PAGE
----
The musical mother who wants to give children confidence through singing and drama

Katie Hainbach says that these skills have proved vital in speaking out for her daughter


Katie Hainbach, her husband, daughter Leia and sons Robin and Dylan

Katie Hainbach credits performing arts lessons as a child as the “most important” thing she ever did and is now starting a music school to enable others to benefit in the same way.

Singing and drama were a huge part of Hainbach’s upbringing in Ireland, enabling her to make friends, gain self-belief, social skills and confidence, as well as the ability to speak in public.

She went on to read classical singing at Leeds College of Music before moving to London to take a masters in vocal performance at the Guildhall School of Music and working as an opera singer and teacher and the head of music at North Western Reform Synagogue.

Hainbach, 36, is now opening a branch of Little Voices singing and drama school in Mill Hill on 16 April, offering after-school lessons and holiday camps for children aged four to 18. 

The mother-of-three chose the Little Voices company because its ethos is that performing arts helps children with skills that can transfer into other areas of their life as they grow up and into adulthood, such as confidence and social skills.

“Performing really taught me to be resilient,” says Hainbach, who lives in High Barnet with her husband Tom Morss, a teacher of English as a foreign language and an opera singer, Leia and her younger brothers, Robin, two, and Dylan, six months. “It taught me how to speak out and to manage my anxiety when things are difficult. It improved my language and speaking skills and taught me how to socialise.”

Most of all, it has helped Hainbach in motherhood, particularly in advocating for her daughter Leia, who in 2019 was diagnosed with a rare mitochondrial disease, which affects her brain, heart, hearing, vision, digestive system and kidneys.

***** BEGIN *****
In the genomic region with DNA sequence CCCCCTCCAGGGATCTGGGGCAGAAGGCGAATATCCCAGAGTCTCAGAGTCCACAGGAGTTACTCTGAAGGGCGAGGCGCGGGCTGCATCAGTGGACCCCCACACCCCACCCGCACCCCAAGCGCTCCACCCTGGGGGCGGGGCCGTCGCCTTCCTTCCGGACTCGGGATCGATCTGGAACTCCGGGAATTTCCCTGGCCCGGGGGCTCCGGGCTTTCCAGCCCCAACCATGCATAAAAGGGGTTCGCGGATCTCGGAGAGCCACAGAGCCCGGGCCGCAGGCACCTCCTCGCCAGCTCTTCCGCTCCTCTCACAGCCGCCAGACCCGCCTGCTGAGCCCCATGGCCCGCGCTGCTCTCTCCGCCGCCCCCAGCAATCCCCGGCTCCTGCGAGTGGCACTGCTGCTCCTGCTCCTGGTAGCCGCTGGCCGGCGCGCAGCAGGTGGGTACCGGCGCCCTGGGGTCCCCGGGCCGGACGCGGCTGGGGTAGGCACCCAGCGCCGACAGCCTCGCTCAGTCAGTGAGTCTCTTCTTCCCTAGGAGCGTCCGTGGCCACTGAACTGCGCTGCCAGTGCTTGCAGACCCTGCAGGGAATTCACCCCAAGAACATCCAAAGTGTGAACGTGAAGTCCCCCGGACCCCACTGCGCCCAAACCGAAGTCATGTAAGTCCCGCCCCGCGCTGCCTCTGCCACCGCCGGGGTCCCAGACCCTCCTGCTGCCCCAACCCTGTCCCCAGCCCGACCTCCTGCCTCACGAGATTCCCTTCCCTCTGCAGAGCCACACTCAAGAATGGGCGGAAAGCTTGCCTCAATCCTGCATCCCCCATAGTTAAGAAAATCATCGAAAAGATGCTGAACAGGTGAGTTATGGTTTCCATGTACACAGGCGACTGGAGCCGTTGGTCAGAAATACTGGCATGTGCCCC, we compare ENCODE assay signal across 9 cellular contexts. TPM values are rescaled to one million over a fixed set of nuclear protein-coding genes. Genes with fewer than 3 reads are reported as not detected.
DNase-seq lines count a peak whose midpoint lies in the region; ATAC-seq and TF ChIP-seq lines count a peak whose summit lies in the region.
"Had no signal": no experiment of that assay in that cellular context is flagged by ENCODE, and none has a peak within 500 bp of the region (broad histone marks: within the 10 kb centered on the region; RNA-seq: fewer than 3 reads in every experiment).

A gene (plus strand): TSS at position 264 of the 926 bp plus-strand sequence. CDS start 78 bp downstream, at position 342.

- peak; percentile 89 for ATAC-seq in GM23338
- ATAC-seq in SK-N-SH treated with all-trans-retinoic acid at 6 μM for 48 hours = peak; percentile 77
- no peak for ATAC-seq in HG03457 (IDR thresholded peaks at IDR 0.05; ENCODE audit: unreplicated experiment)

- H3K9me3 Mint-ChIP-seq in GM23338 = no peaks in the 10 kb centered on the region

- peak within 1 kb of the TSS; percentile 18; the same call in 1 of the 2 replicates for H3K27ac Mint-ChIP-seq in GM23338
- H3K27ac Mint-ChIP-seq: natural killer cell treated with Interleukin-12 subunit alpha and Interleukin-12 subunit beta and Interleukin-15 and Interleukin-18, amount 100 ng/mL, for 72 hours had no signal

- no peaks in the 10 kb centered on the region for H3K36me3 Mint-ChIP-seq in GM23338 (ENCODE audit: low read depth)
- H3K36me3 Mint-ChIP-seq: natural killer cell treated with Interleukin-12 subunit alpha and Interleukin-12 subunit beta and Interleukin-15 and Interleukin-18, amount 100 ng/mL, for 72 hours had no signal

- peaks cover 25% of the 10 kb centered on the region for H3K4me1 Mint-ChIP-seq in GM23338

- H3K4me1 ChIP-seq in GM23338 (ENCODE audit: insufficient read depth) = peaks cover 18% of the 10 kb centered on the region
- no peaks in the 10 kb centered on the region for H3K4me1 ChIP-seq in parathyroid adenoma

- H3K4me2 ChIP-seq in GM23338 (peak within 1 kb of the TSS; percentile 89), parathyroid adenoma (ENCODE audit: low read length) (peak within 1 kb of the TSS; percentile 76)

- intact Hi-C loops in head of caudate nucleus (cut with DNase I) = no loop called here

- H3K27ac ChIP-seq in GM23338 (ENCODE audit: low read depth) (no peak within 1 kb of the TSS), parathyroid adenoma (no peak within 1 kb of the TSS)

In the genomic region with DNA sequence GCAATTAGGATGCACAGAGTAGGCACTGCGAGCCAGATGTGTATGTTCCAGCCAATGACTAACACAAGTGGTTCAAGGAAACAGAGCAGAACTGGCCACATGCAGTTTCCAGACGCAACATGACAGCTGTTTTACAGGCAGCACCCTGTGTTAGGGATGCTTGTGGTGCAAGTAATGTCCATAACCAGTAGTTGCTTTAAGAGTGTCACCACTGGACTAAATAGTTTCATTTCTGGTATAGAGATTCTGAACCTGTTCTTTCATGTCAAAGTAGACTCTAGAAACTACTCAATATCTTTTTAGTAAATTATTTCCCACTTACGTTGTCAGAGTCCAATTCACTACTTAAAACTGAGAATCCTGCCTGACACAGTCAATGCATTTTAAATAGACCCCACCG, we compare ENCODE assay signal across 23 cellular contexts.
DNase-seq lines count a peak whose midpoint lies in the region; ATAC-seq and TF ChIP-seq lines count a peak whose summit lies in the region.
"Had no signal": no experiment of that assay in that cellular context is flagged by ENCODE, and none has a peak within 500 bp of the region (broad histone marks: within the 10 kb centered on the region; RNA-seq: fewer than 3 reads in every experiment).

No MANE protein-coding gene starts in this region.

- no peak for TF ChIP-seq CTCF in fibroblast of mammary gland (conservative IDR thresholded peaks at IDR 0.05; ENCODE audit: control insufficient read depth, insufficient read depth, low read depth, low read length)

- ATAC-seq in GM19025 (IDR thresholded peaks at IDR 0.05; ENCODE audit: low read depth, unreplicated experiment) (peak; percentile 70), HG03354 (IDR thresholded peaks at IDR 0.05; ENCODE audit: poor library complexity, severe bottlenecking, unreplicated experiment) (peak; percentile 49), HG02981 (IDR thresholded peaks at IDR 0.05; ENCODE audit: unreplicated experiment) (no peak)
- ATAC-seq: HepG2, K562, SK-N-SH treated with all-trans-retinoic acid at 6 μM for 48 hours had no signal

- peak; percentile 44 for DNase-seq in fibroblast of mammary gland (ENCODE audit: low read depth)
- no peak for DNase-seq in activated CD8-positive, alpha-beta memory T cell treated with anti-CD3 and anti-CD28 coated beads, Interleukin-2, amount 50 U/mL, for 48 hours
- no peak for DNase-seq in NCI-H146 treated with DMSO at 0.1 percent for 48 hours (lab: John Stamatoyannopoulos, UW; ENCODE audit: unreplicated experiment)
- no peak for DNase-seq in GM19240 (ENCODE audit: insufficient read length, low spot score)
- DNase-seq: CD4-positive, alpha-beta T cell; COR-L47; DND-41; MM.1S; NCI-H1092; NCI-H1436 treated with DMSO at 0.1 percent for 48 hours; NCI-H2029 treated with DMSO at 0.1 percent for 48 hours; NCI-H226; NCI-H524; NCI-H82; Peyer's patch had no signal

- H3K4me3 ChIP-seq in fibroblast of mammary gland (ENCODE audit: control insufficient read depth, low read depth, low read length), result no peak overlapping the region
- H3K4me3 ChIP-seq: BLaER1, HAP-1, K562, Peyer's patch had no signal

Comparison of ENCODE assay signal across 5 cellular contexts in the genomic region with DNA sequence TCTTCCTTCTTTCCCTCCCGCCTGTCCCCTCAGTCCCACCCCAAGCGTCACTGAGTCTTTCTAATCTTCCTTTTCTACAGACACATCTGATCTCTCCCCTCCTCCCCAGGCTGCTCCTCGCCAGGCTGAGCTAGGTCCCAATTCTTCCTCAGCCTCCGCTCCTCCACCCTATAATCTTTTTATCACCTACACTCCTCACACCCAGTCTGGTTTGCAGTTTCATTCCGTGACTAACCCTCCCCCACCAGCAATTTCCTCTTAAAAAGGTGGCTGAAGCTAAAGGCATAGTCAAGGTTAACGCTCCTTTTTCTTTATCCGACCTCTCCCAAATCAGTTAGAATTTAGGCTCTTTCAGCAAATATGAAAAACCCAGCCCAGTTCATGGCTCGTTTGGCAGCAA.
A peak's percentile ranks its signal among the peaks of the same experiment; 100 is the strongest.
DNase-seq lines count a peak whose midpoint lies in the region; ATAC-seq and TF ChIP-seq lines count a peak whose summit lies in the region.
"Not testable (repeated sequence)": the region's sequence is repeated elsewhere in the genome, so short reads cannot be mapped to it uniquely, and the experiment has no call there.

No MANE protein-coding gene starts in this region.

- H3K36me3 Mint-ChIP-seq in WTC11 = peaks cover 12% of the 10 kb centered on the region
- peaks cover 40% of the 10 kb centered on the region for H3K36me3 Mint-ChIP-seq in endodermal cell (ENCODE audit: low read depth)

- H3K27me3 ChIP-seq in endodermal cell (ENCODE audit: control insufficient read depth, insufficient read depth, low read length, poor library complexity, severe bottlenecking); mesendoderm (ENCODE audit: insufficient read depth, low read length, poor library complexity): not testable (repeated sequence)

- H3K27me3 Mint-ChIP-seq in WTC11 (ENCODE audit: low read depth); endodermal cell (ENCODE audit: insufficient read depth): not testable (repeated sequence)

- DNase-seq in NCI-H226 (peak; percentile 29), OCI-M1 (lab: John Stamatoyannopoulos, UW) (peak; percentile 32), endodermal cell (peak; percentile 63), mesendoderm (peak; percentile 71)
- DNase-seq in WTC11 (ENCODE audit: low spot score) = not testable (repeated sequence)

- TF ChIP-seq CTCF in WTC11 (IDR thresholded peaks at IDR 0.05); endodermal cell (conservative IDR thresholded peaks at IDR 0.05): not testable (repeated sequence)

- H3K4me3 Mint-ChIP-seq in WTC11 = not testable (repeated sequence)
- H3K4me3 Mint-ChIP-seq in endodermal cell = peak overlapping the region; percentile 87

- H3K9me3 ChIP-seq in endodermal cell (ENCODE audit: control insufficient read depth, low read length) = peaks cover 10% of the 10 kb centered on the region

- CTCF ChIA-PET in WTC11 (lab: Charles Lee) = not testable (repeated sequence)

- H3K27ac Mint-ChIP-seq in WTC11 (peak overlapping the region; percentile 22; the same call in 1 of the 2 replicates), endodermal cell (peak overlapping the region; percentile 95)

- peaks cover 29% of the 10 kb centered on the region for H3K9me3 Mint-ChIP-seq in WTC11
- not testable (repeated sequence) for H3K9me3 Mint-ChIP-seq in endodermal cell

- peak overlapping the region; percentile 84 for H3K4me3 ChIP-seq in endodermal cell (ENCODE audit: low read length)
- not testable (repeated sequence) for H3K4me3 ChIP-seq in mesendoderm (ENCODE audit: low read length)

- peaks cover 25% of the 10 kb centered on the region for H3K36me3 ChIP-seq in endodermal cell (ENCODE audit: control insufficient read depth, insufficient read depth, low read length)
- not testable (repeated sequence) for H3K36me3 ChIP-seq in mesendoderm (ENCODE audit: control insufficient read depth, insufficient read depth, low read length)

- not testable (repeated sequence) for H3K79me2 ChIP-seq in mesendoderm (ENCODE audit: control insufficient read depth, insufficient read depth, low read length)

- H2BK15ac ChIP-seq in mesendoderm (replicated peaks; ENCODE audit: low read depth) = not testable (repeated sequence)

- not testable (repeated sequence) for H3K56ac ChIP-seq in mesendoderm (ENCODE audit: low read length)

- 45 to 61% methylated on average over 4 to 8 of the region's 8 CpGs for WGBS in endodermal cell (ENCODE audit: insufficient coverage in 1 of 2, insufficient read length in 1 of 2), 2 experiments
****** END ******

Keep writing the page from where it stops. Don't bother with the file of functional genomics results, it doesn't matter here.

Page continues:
Since Leia, now four, was born, Hainbach says the skills she gained through performing arts lessons as a child have helped her immensely, giving her confidence in speaking up for her daughter and also herself when applying and fighting for therapies, home adaptations, grants and care hours. Leia now attends school for children with special educational needs. 

“I've had to be her voice in many ways because she's non-verbal,” says Hainbach. “I really had to be confident in speaking to different professionals and knowing about what care she needs, advocating for her when she's not getting what she needs or when I don't think her care has been good enough.”

Singing and drama have also provided Hainbach with a much-needed escape from the challenges of looking after a child with complex needs and helped her keep her own mental health in check. At the same time, she says that the entire family has benefited; they sing together when things are tough, in turn relieving stress.  

“It taught me how to manage my nerves,” she says, recalling the terrifying time that her daughter had to undergo a kidney transplant at Great Ormond Street Hospital in July 2022, with her husband donating his own. “They were literally under [general anaesthetic] at the same time in different hospitals having massive surgeries. I did a lot of breathing work with my little boy and we did lots of singing – it really calms the nerves.”

Music has also helped Leia, who is supported by Camp Simcha, through her long stints in hospital, when Hainbach would bring a ukulele and play and sing to her daughter. Leia also loves attending music therapy sessions at Noah’s Ark Children’s Hospice.

“She loves music, even the vibration of instruments,” says Hainbach. “It really makes her happy. We put her hand on the guitar and the ukulele. Music has been an absolutely massive part of her life and our life.”

Research has shown that singing is mood-boosting, improves diction and breathing and relieves stress, while drama builds communication, team-building, and the ability for self-expression. Hainbach is now looking forward to sharing her skills and knowledge with children in north-west London.

“I found singing and drama as a child really formative and important,” says Hainbach. “I love the Little Voices ethos. Their ethos of each child being the best that they can be and having fun and learning skills through singing and drama really appealed to me. It's not about putting on a big glitzy show. It's about the nurturing care that children get in small groups and them being at the heart of everything that we do.” 

Follow Katie Hainbach’s Little Voices on Instagram at @littlevoicesnorthlondon and

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